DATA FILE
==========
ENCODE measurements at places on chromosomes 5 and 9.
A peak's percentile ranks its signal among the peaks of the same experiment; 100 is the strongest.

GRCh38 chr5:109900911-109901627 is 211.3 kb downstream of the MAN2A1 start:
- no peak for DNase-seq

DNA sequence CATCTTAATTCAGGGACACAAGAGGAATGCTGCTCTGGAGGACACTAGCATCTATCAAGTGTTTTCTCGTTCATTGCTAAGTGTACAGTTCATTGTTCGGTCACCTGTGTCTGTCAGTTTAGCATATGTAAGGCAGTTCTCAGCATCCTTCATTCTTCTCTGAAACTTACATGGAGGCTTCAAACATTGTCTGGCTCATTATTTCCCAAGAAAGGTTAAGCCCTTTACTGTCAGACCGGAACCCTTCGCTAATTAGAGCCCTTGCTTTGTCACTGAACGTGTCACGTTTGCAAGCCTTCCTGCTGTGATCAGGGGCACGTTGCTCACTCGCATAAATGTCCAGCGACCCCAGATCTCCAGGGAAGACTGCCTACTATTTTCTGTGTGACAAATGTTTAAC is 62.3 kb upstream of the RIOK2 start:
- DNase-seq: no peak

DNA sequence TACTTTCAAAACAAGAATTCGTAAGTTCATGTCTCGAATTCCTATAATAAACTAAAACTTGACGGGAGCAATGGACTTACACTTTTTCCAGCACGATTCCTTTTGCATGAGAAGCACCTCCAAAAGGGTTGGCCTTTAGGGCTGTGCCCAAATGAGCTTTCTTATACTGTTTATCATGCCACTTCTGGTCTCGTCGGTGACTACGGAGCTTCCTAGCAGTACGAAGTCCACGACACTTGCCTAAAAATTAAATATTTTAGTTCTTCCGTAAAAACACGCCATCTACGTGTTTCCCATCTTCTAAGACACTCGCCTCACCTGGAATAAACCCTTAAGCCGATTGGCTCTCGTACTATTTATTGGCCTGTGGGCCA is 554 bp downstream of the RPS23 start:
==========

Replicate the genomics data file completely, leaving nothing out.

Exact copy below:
ENCODE measurements at places on chromosomes 5 and 9.
A peak's percentile ranks its signal among the peaks of the same experiment; 100 is the strongest.

GRCh38 chr5:109900911-109901627 is 211.3 kb downstream of the MAN2A1 start:
- no peak for DNase-seq

DNA sequence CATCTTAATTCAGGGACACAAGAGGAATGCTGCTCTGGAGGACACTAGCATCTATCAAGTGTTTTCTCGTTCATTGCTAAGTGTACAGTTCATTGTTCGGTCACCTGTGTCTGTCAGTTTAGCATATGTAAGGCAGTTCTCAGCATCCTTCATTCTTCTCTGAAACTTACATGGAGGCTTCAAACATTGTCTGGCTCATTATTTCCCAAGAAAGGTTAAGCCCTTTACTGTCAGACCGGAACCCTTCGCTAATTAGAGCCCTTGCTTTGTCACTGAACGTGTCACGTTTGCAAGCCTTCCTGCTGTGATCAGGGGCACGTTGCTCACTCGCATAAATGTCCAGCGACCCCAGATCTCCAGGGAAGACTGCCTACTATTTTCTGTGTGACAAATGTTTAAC is 62.3 kb upstream of the RIOK2 start:
- DNase-seq: no peak

DNA sequence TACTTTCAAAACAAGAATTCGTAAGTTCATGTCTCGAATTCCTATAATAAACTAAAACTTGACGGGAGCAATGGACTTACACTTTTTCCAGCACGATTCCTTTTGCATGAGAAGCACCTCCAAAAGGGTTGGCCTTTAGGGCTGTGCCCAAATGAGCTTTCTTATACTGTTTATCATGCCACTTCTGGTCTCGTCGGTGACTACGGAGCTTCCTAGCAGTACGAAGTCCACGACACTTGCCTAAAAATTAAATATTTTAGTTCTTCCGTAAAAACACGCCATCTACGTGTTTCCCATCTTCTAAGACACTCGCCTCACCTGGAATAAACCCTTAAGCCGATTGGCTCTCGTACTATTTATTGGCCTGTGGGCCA is 554 bp downstream of the RPS23 start: